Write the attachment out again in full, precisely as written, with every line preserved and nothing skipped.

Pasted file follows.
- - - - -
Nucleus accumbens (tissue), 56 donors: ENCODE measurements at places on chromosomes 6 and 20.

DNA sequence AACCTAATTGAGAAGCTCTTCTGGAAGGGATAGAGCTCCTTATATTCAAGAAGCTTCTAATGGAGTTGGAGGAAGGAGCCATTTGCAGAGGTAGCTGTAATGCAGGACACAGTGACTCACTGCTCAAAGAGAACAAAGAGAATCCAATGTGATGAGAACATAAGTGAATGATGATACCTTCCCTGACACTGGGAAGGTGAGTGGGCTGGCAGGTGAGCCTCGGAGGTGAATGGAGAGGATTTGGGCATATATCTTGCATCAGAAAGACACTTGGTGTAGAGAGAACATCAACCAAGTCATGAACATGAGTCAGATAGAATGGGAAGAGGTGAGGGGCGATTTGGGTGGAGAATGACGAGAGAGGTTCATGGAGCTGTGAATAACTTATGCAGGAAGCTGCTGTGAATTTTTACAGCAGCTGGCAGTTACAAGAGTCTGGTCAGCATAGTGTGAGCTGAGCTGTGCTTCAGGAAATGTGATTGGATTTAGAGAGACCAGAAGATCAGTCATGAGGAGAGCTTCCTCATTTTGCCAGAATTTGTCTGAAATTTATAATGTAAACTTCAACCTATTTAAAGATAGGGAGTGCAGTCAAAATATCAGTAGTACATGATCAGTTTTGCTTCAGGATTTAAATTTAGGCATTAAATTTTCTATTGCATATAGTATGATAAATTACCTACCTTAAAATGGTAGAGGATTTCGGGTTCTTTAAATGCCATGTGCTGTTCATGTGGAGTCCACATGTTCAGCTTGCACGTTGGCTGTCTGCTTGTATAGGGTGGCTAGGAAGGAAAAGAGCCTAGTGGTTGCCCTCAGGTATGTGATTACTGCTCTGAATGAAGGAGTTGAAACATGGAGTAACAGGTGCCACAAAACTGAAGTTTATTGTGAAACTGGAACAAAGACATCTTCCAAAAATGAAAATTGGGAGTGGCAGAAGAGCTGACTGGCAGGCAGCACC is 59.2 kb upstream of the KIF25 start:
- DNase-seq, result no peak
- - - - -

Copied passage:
Nucleus accumbens (tissue), 56 donors: ENCODE measurements at places on chromosomes 6 and 20.

DNA sequence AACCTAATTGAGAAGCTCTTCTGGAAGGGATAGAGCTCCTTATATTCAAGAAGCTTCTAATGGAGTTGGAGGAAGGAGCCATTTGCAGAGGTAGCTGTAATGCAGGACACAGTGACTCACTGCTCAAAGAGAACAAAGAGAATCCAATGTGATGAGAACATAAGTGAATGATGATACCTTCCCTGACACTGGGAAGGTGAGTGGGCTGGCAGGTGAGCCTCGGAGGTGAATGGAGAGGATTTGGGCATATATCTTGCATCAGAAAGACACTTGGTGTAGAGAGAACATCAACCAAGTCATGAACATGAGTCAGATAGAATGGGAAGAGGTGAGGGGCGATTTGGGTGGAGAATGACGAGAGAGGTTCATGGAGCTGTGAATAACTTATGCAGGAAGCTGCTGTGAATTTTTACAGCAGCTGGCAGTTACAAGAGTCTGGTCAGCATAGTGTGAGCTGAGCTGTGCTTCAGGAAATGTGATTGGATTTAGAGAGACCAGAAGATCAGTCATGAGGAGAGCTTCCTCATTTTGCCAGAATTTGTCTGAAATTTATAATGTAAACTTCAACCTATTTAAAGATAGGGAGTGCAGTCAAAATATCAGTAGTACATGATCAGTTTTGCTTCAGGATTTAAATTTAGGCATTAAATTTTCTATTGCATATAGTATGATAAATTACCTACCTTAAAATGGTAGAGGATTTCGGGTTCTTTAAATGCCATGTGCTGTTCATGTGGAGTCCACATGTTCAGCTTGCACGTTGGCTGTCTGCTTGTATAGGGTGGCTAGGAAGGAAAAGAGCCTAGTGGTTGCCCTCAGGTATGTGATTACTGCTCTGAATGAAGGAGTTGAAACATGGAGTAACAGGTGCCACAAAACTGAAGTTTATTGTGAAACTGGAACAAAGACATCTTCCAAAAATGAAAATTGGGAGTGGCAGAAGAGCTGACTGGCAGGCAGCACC is 59.2 kb upstream of the KIF25 start:
- DNase-seq, result no peak